The new piezoelectric device, developed by a team of researchers from the University of Pennsylvania and QorTek, remains highly effective at elevated temperatures.

Clive Randall, director of the Pennsylvania Materials Research Institute (MRI), developed a material and device specializing in intelligent material devices and high-density power electronics.

NASA has requested power electronics in remote locations where batteries are difficult to obtain for replacement. They also wanted self-contained sensors that monitor systems such as engine stability and make these devices work during rocket launches and other high-temperature conditions where current piezoelectrics fail due to heat.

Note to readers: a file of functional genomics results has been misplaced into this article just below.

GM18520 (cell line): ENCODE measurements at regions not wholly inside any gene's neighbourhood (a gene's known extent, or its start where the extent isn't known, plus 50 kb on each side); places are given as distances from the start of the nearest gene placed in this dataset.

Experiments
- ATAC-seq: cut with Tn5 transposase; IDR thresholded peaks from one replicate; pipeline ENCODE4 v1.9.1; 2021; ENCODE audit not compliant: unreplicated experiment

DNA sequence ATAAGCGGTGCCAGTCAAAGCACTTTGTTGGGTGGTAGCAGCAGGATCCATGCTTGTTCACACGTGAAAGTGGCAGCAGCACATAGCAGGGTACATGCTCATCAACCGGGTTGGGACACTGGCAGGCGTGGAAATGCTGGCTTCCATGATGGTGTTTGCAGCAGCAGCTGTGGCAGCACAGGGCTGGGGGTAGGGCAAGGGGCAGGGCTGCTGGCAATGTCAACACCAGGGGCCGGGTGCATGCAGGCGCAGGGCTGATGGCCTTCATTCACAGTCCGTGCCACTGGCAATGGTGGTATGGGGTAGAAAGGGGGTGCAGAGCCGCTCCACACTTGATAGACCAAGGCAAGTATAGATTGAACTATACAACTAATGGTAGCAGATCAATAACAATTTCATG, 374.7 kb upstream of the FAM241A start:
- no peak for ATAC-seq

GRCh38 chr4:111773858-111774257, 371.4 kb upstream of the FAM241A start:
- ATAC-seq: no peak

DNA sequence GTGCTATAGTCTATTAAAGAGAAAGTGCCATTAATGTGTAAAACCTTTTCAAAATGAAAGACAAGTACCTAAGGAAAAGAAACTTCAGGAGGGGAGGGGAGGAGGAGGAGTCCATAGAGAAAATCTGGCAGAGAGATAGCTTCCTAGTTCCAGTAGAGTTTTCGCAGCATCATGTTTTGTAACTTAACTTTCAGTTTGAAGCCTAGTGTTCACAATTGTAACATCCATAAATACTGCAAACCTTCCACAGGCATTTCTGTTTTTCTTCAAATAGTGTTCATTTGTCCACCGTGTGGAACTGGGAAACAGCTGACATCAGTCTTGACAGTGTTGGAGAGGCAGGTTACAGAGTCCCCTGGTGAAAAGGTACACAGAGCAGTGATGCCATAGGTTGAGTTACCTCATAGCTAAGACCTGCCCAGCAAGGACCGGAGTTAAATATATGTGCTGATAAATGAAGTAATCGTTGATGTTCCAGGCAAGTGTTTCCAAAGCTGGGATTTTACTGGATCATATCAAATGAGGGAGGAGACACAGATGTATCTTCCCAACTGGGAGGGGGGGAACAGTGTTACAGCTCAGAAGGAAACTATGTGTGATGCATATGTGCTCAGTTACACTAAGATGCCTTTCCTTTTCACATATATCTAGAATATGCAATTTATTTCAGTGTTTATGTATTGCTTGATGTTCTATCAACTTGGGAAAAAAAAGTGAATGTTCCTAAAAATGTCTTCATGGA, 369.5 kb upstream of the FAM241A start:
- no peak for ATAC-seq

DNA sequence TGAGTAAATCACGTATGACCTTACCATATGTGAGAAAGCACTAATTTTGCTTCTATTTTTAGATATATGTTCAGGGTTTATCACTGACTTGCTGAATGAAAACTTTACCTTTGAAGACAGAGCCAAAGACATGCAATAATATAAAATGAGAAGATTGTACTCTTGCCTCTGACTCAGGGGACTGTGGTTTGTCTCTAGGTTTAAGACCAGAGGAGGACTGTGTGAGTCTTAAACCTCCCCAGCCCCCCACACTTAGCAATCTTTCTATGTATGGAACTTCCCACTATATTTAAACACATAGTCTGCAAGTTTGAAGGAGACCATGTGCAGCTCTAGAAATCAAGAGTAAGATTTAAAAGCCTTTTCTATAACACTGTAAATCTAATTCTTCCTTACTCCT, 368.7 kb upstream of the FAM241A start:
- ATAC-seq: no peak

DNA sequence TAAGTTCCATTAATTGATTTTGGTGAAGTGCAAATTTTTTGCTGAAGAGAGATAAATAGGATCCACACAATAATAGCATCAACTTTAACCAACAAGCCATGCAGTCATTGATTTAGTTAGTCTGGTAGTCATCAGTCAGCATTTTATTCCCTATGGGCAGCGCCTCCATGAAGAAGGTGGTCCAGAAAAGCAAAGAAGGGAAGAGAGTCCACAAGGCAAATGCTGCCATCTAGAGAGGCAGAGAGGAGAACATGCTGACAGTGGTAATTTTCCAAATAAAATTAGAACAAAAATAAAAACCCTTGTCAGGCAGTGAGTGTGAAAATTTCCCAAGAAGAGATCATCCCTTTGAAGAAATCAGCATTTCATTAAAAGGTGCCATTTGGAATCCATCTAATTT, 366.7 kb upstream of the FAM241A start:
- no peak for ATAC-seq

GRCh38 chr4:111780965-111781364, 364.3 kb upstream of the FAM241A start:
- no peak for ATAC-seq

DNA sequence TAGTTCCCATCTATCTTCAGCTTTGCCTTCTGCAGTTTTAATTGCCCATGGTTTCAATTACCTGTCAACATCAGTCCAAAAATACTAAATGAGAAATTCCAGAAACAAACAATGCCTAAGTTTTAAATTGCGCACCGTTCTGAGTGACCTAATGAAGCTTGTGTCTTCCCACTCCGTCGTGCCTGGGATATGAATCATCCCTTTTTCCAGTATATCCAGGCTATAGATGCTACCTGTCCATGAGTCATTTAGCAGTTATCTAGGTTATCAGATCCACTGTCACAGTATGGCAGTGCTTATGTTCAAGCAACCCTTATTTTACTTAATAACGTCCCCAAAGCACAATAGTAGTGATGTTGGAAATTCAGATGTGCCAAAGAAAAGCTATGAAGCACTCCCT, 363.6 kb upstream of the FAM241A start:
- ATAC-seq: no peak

Clive Randall, Director of the Pennsylvania Materials Research Institute (MRI)

Piezoelectric materials generate an electrical charge by mechanical compression during, for example, movement. They can also serve as a sensor to measure fluctuations in pressure, temperature, deformation, or acceleration.

Piezoelectrics can power a range of devices, from personal electronic devices such as wrist devices to bridge stability sensors.

However, a fundamental problem with piezoelectric materials is that their performance begins to drop quite significantly at temperatures above 120 ° C. However, the new composition of the researchers’ piezoelectric material has shown nearly constant efficient operation at temperatures up to 250 ° C.

Another advantage of the material was its high level of power generation. In this case, the development can be used for other directions, the authors say.